PB: In your most recent book, Ordinary Sun, I noticed that many of the poems are organized into titled sections, or in some cases comprise small units of a larger poem. I was wondering, do you compose your work serially with the larger composition in mind, or do you start with fragments that are later organized into a more cohesive project?

MH: I had a larger plan in mind for an extended sequence, but once I generated the poems and started shaping them I started to focus on the poems individually. The poem is more important than the book. The sections of smaller poems emerged naturally, and since I seem to bounce between writing shorter and longer poems, dividing the book into distinct units seemed necessary. Each section stands apart from the others as far as style and concerns, but they all come from a center. Bronwen Tate claimed the center pointed to an unstated trauma, which might be true, but I’m not sure what that trauma is—maybe the trauma of trying to accept the horror of the human endeavor cast against the awful beauty of the sensory world. So, the answer to your question I think is no: I was just writing.

PB: Besides editing Typo and promoting the recent release of Ordinary Sun, do you have any other projects you’re working on or at the moment?

MH: Teaching six classes a semester and working at a bookshop and tending to my twenty-month old daughter and occasionally hanging out with my wife keeps me pretty busy. Like most poets, I’m looking for a steady job, on top of everything else. I am writing: I have a manuscript that’s basically complete, though I plan to sit on it and revise and try to write new poems to displace the old. I’ve cut back on editing other than Typo, which is going strong, and curating readings and festivals for the present. Katy and I are finishing up the last few Cannibal Books: Tom Andes, Dot Devota, Timothy Van Dyke, Sara Mumolo, and Ben Mazer—but that is painfully slow—and I have some secret stuff in the works: people who know me know I cannot help but stir up projects.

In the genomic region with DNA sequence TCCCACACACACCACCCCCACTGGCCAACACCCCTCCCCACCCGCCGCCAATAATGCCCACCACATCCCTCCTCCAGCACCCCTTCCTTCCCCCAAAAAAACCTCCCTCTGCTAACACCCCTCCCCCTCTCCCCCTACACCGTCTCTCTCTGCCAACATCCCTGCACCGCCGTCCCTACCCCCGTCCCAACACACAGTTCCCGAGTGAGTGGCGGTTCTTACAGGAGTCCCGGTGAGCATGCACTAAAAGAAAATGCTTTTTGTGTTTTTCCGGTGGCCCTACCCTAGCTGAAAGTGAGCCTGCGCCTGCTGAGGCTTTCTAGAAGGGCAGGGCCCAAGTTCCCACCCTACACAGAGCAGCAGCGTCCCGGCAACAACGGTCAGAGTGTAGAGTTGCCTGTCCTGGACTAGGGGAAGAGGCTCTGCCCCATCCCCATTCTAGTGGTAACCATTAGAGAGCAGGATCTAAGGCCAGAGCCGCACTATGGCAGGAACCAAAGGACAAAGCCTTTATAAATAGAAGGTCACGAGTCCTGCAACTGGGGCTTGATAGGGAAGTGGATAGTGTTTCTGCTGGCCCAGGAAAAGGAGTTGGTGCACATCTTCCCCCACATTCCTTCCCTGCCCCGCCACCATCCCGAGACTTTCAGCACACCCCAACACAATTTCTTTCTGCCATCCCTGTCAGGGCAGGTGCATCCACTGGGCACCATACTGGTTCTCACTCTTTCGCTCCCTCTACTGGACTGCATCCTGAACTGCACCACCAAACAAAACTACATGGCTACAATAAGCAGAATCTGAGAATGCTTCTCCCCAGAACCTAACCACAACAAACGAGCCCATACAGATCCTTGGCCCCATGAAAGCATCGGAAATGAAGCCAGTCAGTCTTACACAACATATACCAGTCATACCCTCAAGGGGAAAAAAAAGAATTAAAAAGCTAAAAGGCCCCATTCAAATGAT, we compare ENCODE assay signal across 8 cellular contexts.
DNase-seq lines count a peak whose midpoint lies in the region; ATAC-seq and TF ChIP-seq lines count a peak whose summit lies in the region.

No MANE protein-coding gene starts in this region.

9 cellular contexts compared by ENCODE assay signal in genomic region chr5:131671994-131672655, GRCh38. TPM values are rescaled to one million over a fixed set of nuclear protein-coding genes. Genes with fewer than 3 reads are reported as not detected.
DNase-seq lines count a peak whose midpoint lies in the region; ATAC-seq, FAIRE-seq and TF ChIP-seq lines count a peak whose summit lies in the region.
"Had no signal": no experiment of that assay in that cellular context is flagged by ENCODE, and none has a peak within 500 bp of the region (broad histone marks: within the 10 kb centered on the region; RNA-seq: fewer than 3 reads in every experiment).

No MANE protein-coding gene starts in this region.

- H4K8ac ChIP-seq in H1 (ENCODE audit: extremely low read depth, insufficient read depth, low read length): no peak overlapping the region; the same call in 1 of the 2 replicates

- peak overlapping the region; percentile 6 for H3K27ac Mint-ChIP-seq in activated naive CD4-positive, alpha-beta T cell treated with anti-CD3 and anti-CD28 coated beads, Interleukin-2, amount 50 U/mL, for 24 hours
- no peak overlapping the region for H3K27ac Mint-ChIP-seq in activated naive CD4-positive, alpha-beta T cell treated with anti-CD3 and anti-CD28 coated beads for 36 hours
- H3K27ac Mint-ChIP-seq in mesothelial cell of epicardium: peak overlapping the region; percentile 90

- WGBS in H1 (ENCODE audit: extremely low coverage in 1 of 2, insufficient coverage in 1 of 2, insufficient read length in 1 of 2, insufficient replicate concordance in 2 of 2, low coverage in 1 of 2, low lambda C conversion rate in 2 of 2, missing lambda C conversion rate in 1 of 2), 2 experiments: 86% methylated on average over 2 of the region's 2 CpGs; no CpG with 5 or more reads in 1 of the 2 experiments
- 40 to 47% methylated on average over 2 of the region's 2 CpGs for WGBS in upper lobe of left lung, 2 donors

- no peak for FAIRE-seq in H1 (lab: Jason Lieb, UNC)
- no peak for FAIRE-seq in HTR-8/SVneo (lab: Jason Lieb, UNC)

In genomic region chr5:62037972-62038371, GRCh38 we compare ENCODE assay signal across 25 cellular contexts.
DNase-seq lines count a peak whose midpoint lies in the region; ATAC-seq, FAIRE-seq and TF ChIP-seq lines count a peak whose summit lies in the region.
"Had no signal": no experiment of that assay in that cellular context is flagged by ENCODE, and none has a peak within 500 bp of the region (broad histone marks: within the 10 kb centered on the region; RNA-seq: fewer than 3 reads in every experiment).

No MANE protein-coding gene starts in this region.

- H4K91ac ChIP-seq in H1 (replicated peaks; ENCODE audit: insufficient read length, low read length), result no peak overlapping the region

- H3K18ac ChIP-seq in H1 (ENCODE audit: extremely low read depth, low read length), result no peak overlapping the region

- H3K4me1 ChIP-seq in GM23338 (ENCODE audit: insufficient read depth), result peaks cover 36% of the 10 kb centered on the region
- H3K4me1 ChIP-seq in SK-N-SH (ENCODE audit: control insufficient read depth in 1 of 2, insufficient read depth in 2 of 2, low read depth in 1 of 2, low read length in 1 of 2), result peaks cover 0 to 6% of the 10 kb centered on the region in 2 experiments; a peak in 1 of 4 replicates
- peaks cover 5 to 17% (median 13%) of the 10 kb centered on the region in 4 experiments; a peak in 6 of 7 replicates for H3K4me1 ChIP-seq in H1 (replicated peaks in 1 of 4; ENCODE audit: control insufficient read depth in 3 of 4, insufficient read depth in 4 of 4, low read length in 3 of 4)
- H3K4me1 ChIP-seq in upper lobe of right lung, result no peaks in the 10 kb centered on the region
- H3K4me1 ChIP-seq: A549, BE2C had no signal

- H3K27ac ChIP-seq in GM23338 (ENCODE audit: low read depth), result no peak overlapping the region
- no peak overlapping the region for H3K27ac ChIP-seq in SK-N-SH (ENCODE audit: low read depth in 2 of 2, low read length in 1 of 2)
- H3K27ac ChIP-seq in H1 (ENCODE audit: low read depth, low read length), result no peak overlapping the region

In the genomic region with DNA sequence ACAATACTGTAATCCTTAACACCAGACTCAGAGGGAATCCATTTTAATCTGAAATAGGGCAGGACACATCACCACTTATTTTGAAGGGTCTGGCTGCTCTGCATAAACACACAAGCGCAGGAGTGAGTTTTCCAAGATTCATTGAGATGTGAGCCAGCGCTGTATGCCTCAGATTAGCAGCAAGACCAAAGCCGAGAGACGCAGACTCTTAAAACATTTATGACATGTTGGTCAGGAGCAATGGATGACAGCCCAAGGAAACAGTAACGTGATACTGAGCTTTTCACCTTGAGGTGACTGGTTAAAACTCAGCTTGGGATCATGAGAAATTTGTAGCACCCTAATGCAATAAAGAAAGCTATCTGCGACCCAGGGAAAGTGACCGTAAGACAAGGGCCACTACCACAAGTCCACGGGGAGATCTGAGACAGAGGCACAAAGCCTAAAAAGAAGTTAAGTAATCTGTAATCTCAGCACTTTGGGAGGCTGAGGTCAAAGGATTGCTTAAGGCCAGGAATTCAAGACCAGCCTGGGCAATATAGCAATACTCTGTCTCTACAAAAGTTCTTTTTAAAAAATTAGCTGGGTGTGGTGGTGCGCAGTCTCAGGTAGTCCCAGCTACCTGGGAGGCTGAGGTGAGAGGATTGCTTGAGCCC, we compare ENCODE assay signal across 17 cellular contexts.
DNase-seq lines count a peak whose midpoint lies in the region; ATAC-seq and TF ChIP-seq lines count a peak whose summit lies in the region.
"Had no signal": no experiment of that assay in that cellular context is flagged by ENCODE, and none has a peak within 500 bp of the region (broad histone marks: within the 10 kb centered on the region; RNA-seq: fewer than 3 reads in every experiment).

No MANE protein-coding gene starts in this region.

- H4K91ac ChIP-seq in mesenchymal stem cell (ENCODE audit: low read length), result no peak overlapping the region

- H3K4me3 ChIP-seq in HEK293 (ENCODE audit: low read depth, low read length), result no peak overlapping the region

PB: Do you have any advice for writers who are trying to enter the world of small press publishing? How can one manage such an endeavor with the demands of generating new creative work and holding down (something akin to) a day job?

MH: I’m not sure if you’re asking about entering small press publishing as a publisher or as a writer. I don’t know how one holds down a day job and operates a small press. One or the other always suffered because of my dedication to the other. That’s why when we had our baby we had to kill the press. As for my own work, I can’t imagine anything preventing me from writing—not three day jobs, a baby, and a magazine to edit. I have not been able to write daily for many months, but everything I do contributes to the creation of new poems: teaching, taking baby to the park, reading Inger Christiansen while waiting for an appointment, or eating tacos. To answer part of the question, I’d suggest to anyone interested in publishing in small presses to read as many as possible, to buy as many or more books than the day job can support, and find readings even if they require one to drive from Albuquerque to Tucson. Get immersed in it. As for the main part of the question, someone who worries about balancing a job and writing poems should forget about writing and focus on earning a living. Life is hard enough without indulging a fleeting interest in an art widely rejected and often maligned by contemporary America. Of course, this might sound harsh, and maybe I’m the wrong person to ask about balance. I simply don’t understand why anyone would embark on the dangerously and gloriously futile endeavor of poetry but only put one foot into the canoe while trying to walk like a normal person but with only one foot on the shore.